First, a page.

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If you want to get the most out of Excel, you’ll need learn to create your own template. We’ll show you how to add fields and formulas that perfectly suit what you need Excel to do with your data.
Why Create a Custom Excel Template?
Excel templates can be used for just about anything. A lot of people use them for finances (you can make a template for a simple Excel budget, for example), but Excel has many other potential uses.
You could whip up a template to help you keep track of books and games you’ve loaned out each month, for example. Or to manage an invite list for regular parties. Even a custom calendar that works especially well with your family’s schedule is a possibility.
You can choose from pre-made options, but if you know how to edit them or create your own from scratch, you’ll get even more out of Excel templates.
You’ll benefit most from creating a custom template, if you have to create the same spreadsheet over and over again, like a monthly report or a weekly calendar. But even if you only have to create a spreadsheet once a year, creating a template for it could save you some time.
How to Create an Excel Template from Scratch
For this example, we’ll create a custom Excel template from a blank worksheet. I’ll be making a monthly book lending spreadsheet to show you how the process works. Let’s get started!
Here’s the information I want represented in my spreadsheet: the name of the month, the name of the lent book, the person I lent it to, the date they took it, the date they promised it back, how many days they have left, and the number of books I currently have out:
The month, days left, and number of books that are currently out on loan have all been calculated using formulas. Just to make sure it’s working, let’s put in some data.
The month is brought in correctly, the days left are accurately calculated, and the number of books out reflect the value in the “Returned?” column. Looks good.
How to Save Your Custom Template
After clearing out the information that doesn’t need to be there (books, lendees, and dates), we can save it as a template. Hit File > Save As and select Excel Template (.xltx) in the Format drop-down. The Where dropdown will automatically change to the My Templates folder, which is where you want it to be.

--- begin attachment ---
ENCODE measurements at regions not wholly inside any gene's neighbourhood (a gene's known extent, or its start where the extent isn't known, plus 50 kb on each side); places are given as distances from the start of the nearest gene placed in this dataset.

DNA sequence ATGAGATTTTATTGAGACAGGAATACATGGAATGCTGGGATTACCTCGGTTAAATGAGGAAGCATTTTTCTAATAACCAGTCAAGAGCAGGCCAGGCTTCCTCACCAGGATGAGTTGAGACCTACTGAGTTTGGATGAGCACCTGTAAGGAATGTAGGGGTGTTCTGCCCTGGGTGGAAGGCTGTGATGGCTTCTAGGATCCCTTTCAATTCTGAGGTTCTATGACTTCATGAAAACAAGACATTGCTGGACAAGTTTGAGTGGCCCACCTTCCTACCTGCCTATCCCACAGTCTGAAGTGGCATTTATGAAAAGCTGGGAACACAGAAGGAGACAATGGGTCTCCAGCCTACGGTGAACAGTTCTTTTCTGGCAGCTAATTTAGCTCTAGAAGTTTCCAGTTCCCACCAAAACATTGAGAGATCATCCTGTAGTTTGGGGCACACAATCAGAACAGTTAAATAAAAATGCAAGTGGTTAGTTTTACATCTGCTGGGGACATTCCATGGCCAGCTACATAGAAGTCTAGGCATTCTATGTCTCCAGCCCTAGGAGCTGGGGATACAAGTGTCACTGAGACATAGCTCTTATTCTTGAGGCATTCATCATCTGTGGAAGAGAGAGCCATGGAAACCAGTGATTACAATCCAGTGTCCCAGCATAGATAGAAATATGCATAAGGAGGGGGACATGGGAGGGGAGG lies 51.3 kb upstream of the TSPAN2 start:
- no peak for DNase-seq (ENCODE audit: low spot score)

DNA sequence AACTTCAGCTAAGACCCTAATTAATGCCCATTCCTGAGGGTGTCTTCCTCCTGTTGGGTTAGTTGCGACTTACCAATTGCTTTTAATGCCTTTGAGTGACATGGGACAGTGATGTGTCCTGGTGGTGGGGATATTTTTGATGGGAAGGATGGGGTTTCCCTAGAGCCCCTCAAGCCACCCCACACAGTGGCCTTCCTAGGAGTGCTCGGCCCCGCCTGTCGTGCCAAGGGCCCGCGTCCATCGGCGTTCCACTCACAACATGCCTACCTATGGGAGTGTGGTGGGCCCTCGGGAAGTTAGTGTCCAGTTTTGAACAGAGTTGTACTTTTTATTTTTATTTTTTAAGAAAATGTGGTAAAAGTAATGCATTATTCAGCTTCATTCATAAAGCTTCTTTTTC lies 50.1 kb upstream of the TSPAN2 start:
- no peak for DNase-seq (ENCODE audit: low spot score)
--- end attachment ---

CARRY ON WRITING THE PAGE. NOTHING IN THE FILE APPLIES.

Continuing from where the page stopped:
How to Open a Template
Now, when you want to open up a blank copy of the template, just go to File > New from Template, and select My Templates from the left sidebar.
(Depending on your version of Excel, this process might differ slightly, but it should be pretty easy to figure out how to open a template.)
Now you’ll have a fresh copy of the worksheet that you created and saved, ready to be used, and without having to create all of your column headers and formulas again.
Turn a Worksheet Into a Template
Creating a spreadsheet from scratch for a template is easy, but you can just as easily turn an existing sheet into a template. Just delete any information that you don’t want included in the template, leave everything else, and save it as a new template in the same way as explained above.
For example, if you download a personal budget spreadsheet, and it includes a line for a mortgage, but you don’t have a mortgage, you could delete that or replace it with something else and then save it as a template, saving you the time of customizing it every month. (Just be sure that anything you delete isn’t going to change how the included formulas work.)
Download & Customize Off-the-Shelf Templates
If you don’t have a worksheet you can turn into a custom template, you can also use an off-the-shelf template and customize it to your needs. You can find free templates under the following resources:
Microsoft Office also features free templates. In Excel, you see a selection of templates whenever you go to open a new document. You can use the search for online templates search box to find what you need. Or you can browse all templates available for Excel under templates.office.com.
Your Best Excel Templates
As you can see, making an Excel template is an easy process that could save you a ton of time in the long run, especially if you find yourself recreating the same spreadsheet on a weekly or even daily basis.
What have you used custom Excel templates for? Share your best ideas so we can all save some time and be more efficient!
Image Credits:Hand holding a rubber stamp by RTimages via Shutterstock